Finalist for the National Book Award (for his newest and tenth collection OLD HEART), winner of awards named for William Carlos Williams and Lenore Marshall, distinuished university professor at the University of Maryland -- all this arrived with Stanley Plumly as, dressed for a frosty Vermont night in the small 19th-century lecture hall in Johnson, Vermont, he took the podium and opened a book.
But from that moment on, there was only the low growling rumble of Plumly's voice, steady, slow, calm, pouring forth poem after poem.
He opened with this sonnet:
Wrong Side of the River
I watched you on the wrong side
of the river, waving. You were trying
to tell me something. You used both hands
and sort of ran back and forth,
as if to say look behind you, look out
behind you. I wanted to wave back.
But you began shouting and I didn't
want you to think I understood.
So I did nothing but stand still,
thinking that's what to do on the wrong side
of the river. After a while you did too.
We stood like that for a long time. Then
I raised a hand, as if to be called on,
and you raised a hand, as if to the same question.
Then, in a brief diversion, he mentioned that his small school in Ohio where he grew up had odd ideas for field trips -- like visiting a classmate in an iron lung, or stopping at the slaughterhouse. Perhaps that explains the strange routes his classmates have taken since then, he noted, in a quiet slide into a longer piece that links each classmate's death or destiny with a particular bird.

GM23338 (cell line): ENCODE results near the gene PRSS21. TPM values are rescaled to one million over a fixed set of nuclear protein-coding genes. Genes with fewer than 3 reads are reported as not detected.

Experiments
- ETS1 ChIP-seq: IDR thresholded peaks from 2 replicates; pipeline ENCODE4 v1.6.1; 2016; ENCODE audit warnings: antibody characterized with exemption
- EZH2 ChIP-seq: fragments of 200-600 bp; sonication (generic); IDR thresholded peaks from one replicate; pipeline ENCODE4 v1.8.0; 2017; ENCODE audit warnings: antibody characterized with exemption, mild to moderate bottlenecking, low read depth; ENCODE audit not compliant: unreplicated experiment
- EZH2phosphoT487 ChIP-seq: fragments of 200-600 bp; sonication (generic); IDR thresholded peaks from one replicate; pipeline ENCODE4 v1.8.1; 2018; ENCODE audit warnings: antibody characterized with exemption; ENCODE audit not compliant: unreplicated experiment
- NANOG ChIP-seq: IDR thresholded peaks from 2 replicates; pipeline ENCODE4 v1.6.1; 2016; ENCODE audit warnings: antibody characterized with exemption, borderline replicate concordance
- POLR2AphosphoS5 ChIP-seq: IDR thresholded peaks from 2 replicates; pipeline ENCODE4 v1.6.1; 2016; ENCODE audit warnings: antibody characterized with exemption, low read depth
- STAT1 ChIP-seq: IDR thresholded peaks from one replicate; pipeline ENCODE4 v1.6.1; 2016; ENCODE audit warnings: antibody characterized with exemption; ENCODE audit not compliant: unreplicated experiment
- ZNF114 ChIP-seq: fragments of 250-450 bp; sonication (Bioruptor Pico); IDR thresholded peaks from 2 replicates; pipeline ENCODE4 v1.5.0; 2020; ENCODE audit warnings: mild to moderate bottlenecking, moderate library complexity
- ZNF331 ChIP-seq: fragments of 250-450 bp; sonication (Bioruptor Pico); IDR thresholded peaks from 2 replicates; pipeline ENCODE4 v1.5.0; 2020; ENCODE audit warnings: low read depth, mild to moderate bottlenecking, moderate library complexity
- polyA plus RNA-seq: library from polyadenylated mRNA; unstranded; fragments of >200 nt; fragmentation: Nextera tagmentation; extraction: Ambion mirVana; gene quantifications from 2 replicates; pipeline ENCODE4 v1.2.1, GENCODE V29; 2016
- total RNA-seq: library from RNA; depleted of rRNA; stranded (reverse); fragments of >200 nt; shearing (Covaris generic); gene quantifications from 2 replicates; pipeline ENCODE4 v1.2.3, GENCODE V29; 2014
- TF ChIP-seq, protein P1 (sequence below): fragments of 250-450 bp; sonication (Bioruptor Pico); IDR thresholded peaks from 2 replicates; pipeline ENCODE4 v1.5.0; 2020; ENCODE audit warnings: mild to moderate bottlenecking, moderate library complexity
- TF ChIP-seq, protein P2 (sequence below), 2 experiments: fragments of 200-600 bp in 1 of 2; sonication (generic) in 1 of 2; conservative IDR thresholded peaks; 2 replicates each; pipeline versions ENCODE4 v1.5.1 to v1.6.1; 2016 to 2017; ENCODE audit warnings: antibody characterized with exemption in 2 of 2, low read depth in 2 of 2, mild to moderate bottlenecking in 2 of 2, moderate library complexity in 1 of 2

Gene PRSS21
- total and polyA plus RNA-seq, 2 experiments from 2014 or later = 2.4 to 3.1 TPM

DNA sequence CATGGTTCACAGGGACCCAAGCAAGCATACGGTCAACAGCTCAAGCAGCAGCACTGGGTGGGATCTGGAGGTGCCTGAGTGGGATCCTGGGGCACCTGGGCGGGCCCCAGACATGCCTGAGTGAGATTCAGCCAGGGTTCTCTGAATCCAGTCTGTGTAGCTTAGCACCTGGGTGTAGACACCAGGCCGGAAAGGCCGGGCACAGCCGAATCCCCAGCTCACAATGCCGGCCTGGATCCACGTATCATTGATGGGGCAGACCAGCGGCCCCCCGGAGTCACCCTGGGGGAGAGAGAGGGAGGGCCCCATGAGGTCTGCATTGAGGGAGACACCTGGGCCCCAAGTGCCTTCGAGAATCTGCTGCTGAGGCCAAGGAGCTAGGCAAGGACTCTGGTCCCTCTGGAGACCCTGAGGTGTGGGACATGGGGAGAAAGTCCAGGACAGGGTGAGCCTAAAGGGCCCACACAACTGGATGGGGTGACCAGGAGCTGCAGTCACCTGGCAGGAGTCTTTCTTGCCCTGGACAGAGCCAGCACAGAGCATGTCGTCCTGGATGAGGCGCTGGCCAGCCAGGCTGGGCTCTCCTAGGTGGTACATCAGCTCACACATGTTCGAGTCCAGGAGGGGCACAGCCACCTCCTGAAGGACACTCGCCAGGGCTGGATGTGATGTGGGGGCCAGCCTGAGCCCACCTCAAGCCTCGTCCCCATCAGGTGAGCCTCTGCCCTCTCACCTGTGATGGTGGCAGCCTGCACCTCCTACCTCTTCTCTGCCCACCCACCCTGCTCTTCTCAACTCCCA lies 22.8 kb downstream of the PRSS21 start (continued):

In another quick comment, Plumly asserted that he's "kind of a literalist, in the sense that I really can't make anything up" -- an explanation for the poem "Simile" for which he first lined up a set of objects, then wrote from the physical line. He provided a doubly braided take in "Paraphrase as the Parable of the Prodigal Son," weaving a version of King Lear into his bitter ending.
Listening to the slow growl that lingered just long enough to make each string of alliteration more deliberate, I thought: This is a quiet steady reading, gentle somehow. But poem upon poem, I began to realize that -- in Vermont language -- Plumly's reading was "gentle like a bulldozer." Or a swollen river insisting on passage where there was once a dam.
Heir to Eliot, Pound, and Stevens, Plumly summons both the poets and their words in his work. His finale this evening was from his new collection and has the title "Elevens": referring, among other things, to the form, which is eleven verses, each containing eleven lines of eleven syllables each. "This is a sort of geography lesson, this poem -- it travels all over the place -- in a way it's about heights, elevations," he rumbled as he noted the use of the form to frame the ramble. Here's one part:
Eliot says that home is where you start from,
memory and body so confused they are the same.
In London, in Holland Park, in late October
on a Sunday, in an after-rain late afternoon,
I stood under the great horse chestnut
I'd stood under in the spring when it lit
its candelabra into flame. The chestnuts,
like the eyes of deer, were gone--buckeyes
if you'd grown up in Ohio, conkers if you
played them or fed them to the horses.
And half the leaves were gone. Yet through
the intricate yellow lattice of what was left
the changing sky took on a shape less random.
Listening to Plumly read from this collection adds depth and resonance, a force both vocal and already written onto the page. Read them aloud; they are clearly constructed for this rich possibility.